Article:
I’ve wanted to see God’s face fully since I was young; really if I think back, most of my life has been this meandering quest in search of God. The first time I recognized this in myself was at the age of 9, at our church camp meeting (we called it) just outside of Brookings, SD… I didn’t know much at the time about this force in my heart calling forth tears on my face, but that same force lives within me today. That same force lives within each of us- expressing herself in an many ways as we have people in this sanctuary. Scripture gives that force a name: Spirit, and that Holy Spirit lives constantly among us, even when we can’t recognize her.
One way (not the only way) Spirit is called forth in our lives is through Scripture. If you were with us last week, you heard the “why” of integrating even 5 minutes of scripture into your daily routine. But reading alone often leaves us without the connections that make the text come alive!
We need to ask questions, preferably with other people. We take scripture (a wonderful, gritty, and sometimes confusing tale about God’s love for the world) and ask, “so what?”
Rich Melheim’s 3rd step in the faith5 nightly routine is exactly this: TALK. Talk about how scripture speaks into your life. Connect what you read with your highs and lows for that day. Help one another discover God illumining new truth and purpose for the journey. And because this doesn’t come naturally to many of us, Rich offers two prompts in order to engage the bible as a living word:
My first year in undergrad, biblical studies 101, I asked my professor a question that had been burning inside my earnest little heart. This is it: If Jesus came after all the OT folks had already died, what happens to their salvation? Good question, right?!? Being the insightful, patient instructor she is, Dr. Jackie Smallbones affirmed my question- and promptly redirected me to the question that I’ve since discovered matters a great deal more:
Prayerfully wondering Who are you God? (repeat)
Maybe you have the same reaction I did when I first heard it: that sounds a little vague, doesn’t it? Listen again. Each time you read scripture, if you have one question to ask, this is it: Prayerfully wondering “who are you God?”
In truth, it helps answer that ache we all have: to see God’s face more fully. It also keeps us in a spirit of openness, curiosity, and awe. Not trying to pin God into a box of our making- but allowing God’s Spirit to flourish in all mystery and wonder. Who are you God? Show me! Show me! I want to see you! And by seeing God, we begin to see ourselves a little more clearly too.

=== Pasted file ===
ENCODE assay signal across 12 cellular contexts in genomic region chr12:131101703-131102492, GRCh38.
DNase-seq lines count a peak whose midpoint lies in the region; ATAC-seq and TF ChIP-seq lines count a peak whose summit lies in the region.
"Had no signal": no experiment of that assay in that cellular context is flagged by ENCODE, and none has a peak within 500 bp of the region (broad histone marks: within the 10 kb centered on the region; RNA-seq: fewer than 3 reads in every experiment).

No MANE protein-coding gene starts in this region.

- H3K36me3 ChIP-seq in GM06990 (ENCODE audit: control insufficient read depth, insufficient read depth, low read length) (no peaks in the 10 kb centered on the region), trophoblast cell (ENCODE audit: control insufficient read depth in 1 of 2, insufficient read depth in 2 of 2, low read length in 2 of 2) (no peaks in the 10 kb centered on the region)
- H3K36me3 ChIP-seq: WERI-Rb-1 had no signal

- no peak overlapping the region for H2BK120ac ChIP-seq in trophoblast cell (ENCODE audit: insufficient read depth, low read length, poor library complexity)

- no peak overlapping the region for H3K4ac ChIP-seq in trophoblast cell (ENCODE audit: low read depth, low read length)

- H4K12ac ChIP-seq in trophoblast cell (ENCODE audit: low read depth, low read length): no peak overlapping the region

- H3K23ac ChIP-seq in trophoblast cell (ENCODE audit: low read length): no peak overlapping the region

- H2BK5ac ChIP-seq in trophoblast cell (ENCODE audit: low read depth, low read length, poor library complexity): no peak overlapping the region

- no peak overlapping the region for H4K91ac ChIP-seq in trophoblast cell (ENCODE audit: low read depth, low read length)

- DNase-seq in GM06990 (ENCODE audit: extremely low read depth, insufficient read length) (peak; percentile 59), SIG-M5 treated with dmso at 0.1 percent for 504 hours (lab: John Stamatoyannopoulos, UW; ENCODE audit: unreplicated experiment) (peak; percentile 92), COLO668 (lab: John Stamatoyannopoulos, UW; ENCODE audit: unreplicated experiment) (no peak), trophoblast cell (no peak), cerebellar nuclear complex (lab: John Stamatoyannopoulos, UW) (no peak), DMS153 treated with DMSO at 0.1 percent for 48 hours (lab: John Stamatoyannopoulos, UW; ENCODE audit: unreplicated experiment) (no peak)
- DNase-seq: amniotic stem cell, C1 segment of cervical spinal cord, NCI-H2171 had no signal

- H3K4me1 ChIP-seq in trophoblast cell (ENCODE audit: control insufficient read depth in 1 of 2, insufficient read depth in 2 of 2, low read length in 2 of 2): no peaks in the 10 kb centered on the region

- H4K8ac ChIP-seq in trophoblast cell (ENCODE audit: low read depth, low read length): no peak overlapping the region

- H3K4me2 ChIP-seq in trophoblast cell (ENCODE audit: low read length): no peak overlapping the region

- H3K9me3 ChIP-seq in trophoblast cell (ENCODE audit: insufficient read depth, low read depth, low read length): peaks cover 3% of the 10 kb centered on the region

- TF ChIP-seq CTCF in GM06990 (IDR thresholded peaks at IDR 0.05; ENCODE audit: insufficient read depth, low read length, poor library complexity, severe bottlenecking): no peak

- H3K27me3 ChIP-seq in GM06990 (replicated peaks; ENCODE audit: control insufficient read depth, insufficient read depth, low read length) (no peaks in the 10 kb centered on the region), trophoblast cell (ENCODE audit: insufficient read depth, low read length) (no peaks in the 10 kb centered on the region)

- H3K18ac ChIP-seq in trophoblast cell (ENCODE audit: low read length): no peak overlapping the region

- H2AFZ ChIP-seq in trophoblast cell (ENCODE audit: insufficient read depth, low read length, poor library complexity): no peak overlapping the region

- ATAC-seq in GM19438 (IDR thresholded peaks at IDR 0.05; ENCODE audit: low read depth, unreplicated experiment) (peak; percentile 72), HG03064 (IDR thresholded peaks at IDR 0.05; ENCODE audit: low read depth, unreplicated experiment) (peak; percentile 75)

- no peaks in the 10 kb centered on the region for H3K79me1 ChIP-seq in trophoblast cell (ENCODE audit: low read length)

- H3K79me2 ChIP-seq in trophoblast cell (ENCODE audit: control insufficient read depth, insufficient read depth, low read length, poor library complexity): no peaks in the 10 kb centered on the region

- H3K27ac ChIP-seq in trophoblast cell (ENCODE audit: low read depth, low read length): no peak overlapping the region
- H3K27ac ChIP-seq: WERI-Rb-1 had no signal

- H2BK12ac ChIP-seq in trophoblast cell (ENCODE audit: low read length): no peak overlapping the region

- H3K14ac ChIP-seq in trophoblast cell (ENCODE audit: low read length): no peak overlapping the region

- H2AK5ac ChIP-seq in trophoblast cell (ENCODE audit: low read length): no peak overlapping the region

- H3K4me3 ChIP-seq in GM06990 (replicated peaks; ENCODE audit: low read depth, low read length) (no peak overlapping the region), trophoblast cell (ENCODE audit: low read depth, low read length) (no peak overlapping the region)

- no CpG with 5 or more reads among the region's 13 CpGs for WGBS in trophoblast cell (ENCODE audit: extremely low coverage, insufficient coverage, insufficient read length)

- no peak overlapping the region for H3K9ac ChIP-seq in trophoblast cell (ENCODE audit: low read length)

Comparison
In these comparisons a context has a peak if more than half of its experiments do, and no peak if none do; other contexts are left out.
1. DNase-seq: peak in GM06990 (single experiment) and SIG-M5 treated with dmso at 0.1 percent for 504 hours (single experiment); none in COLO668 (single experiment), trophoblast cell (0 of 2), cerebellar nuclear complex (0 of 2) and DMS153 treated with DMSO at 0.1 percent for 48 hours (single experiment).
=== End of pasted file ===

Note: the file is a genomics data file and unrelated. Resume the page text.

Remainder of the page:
Show me your way. I thought about Moses’ words here, and how similar they sound to Dr. Smallbones’ prompt- the one that remains the first question I ask of every bible story I read. I can still hear her voice patiently instructing us all: Seek God first, and if that’s the only answer you find in scripture, I promise you won’t be disappointed. Especially when we take time to listen to the way others also wonder who God is alongside us. Because each of us only sees a glimpse of God’s glory on our own, but together in conversation and prayer...God shows up.
Sometimes unexpectedly, like a deer bounding through the field. At times we catch only a glimpse of the tail, but there are moments, friends, and I’ve heard it in your faith-filled stories these past three years- you see God’s face.
Unlike Moses, for whom God’s full glory was off limits, we get full access, because Jesus became human and lived among us. So these stories, they matter, at least if you too are calling out from your soul: Show me your way. Show me your glory! Amen.
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Rev. Emily Munger
delights in connecting sacred texts with everyday life.